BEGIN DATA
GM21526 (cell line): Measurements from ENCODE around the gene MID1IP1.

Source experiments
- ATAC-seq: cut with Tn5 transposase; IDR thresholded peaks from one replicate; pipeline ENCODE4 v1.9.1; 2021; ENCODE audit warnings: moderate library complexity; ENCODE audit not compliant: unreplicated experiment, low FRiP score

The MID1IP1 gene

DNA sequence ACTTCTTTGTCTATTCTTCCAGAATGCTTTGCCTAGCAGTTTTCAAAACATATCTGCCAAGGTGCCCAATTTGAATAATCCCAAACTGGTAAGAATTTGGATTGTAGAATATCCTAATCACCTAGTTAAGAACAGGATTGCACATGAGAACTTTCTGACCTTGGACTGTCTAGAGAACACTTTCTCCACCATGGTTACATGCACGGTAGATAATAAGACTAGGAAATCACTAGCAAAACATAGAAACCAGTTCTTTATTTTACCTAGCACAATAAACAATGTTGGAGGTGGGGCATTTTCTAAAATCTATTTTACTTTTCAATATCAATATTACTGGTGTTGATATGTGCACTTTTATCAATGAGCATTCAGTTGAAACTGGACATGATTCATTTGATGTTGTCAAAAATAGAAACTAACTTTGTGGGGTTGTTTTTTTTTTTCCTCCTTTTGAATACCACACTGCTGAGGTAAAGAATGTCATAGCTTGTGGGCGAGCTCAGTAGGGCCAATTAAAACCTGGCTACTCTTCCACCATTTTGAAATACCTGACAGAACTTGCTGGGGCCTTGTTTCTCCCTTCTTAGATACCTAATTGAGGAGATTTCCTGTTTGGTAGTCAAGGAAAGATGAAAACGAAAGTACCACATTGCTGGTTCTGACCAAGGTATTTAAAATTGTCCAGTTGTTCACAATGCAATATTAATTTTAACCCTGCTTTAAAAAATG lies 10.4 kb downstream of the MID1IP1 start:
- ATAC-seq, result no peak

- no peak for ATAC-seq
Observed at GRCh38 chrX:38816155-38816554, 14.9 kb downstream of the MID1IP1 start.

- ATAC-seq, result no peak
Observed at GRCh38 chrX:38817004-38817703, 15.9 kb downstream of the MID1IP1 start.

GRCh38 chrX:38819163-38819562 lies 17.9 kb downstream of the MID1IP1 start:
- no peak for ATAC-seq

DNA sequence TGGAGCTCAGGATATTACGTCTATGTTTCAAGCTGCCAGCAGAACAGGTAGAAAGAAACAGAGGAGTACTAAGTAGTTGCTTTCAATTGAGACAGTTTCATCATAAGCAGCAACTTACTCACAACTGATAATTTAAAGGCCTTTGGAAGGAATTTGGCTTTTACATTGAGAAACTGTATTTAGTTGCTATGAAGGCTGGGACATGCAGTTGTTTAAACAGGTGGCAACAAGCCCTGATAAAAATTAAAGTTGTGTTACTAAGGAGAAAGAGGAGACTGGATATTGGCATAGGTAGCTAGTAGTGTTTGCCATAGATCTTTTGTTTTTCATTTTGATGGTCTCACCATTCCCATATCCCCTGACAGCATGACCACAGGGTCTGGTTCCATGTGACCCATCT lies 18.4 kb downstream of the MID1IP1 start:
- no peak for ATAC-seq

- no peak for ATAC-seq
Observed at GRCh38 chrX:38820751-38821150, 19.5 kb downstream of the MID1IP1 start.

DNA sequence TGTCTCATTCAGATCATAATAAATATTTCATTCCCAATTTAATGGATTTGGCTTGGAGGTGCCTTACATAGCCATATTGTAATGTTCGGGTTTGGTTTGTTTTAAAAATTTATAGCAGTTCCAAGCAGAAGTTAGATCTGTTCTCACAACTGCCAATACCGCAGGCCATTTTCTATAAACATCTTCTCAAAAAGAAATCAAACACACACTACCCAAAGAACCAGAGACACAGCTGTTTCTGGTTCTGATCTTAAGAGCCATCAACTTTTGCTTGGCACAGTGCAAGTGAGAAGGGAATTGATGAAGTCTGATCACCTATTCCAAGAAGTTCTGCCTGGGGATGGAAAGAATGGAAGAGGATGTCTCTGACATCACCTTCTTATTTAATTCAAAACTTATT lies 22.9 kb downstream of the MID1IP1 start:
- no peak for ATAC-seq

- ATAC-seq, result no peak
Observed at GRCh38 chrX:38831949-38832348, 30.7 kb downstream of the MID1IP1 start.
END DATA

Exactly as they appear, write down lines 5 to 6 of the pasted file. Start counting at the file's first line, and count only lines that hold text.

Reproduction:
DNA sequence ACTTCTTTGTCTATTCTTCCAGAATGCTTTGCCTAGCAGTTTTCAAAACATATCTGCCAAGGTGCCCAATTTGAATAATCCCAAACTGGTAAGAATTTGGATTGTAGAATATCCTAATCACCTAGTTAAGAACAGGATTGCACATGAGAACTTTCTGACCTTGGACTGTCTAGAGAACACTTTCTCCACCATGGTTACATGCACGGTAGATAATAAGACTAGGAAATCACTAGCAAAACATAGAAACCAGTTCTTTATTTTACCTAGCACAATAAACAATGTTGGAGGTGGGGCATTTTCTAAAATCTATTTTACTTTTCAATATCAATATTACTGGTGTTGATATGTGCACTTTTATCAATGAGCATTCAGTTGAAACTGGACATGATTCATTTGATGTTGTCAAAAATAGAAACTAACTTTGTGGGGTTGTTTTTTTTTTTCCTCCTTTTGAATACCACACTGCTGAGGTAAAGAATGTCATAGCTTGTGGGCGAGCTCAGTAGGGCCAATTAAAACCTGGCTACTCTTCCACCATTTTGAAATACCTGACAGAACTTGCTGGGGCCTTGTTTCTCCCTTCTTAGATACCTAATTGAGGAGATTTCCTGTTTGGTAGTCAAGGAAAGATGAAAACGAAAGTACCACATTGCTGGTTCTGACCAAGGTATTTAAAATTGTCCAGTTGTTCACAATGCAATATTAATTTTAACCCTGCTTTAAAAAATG lies 10.4 kb downstream of the MID1IP1 start:
- ATAC-seq, result no peak